The Washington Redskins' new owner, Daniel M. Snyder, fired approximately 25 of the team's front-office employees yesterday, mostly in the stadium operations, public relations and marketing departments.

The firings came two days after Snyder, a Bethesda marketing executive, and his partners, Mortimer Zuckerman and Fred Drasner, closed on their $800 million purchase of the Redskins and Jack Kent Cooke Stadium from the Cooke estate.

"We're beginning a new era with the Washington Redskins and are anxious to have our own people in key positions," Snyder said. "We're very excited about what's happening with the franchise."

Many of the changes were made on the business side of the team. According to team sources, about 15 members of the approximately 60-member stadium staff were dismissed, including stadium manager Jeff Klein. Snyder previously had said that he was dissatisfied with the traffic flow to the stadium, the parking-lot access and amenities for fans.

Michael Dillow, executive vice president for stadium sales and marketing, was given additional responsibilities. The Snyder group reorganized stadium operations, and Dillow's new title will be senior vice president of operations for the stadium.

Also released were public relations director Mike McCall and all but one member, Chris Helein, of his staff. It was learned that McCall would be replaced by onetime Redskins public relations staff member John Konoza and that a former Snyder Communications staffer, Casey Husband, would join the public relations staff.

"Any owner has the right to do whatever he wants with his company," said McCall, who was about to enter his 10th season with the organization and whose secretary, Phyllis Hayes, was fired after being with the team since 1976.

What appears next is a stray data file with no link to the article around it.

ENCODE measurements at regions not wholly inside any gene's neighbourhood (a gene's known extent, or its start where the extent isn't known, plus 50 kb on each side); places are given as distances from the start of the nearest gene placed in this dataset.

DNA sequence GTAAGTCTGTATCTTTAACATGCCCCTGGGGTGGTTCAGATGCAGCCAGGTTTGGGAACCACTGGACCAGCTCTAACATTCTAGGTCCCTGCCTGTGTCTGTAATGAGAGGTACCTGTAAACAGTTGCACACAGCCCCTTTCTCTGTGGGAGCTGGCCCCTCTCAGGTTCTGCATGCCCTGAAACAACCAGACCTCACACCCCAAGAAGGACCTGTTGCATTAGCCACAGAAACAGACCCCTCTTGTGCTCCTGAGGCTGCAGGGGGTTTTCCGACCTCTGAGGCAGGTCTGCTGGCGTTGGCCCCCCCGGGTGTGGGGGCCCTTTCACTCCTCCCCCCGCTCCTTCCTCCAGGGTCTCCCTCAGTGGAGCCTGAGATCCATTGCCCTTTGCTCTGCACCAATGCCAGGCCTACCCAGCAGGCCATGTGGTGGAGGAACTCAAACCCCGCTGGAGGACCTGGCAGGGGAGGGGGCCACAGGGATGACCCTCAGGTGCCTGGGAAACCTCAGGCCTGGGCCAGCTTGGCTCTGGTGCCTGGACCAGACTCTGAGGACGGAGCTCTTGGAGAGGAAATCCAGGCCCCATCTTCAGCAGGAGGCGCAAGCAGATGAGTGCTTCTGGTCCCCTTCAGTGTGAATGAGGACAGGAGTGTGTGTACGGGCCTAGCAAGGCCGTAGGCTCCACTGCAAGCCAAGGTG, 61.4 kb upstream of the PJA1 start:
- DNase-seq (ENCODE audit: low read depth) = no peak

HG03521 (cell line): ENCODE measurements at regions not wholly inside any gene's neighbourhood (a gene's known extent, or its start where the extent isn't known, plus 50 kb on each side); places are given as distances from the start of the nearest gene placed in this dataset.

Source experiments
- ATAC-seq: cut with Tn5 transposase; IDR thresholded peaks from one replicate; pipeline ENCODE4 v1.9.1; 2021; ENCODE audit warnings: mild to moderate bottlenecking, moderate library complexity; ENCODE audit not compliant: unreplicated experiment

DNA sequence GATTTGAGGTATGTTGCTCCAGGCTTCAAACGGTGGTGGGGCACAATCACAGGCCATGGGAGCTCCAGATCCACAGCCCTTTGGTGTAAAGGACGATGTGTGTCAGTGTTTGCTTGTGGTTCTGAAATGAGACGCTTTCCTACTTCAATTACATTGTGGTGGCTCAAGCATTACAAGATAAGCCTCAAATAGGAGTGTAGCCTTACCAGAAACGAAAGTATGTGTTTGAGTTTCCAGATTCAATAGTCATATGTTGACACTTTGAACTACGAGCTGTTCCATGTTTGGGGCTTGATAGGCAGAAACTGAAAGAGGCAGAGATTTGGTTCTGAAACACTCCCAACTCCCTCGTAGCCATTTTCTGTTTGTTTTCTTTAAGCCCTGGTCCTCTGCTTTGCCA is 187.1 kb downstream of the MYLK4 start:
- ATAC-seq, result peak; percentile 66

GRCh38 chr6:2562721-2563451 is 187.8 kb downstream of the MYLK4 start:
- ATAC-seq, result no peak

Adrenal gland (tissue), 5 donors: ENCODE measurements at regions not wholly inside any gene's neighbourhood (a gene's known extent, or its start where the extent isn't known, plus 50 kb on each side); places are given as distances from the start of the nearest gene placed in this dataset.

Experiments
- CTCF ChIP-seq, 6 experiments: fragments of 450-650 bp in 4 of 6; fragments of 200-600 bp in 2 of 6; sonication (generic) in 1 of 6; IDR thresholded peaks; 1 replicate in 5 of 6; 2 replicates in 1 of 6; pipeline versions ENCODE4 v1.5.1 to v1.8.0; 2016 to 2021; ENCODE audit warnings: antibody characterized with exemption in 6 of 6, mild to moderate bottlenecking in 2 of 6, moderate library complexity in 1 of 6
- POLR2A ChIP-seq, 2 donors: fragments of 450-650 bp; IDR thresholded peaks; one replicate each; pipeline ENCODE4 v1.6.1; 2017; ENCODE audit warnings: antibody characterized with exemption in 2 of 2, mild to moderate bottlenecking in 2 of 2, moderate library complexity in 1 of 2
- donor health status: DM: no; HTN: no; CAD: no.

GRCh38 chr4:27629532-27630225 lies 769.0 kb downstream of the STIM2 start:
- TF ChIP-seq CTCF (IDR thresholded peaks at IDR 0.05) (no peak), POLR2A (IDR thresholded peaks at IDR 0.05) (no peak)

"I'm fortunate that I spent 10 great years with the Cooke family, winning the Super Bowl and having wonderful relationships with the players, coaches, staff and media. Those are the things I will cherish and take with me for life. That's the Redskins, to me -- the people I worked with and the staff I had that was let go. I've always been loyal to the Redskins. I loved every minute I worked here, and that's how everyone feels."

Sources said that most of the fired employees were given severance packages ranging from four to six months' pay.

Former team president John Kent Cooke's two secretaries were fired, as were two members of the team's marketing department.

Snyder already had hired marketing executive David Cope from the Baltimore Ravens, and had promised to make significant changes in the way the team is marketed.

After his deal with the estate was announced in April, Snyder sent letters to the team's employees saying he intended to retain them, including Coach Norv Turner and General Manager Charley Casserly. In recent weeks, however, it became clear as the Snyder group made a more detailed review of the organization that it wanted to make changes, including the possibility of a front office reorganization.

Casserly, whose contract runs through 2001, as does Turner's, may have his duties redefined. Snyder has said he intends to hire a team president, although he has not said when.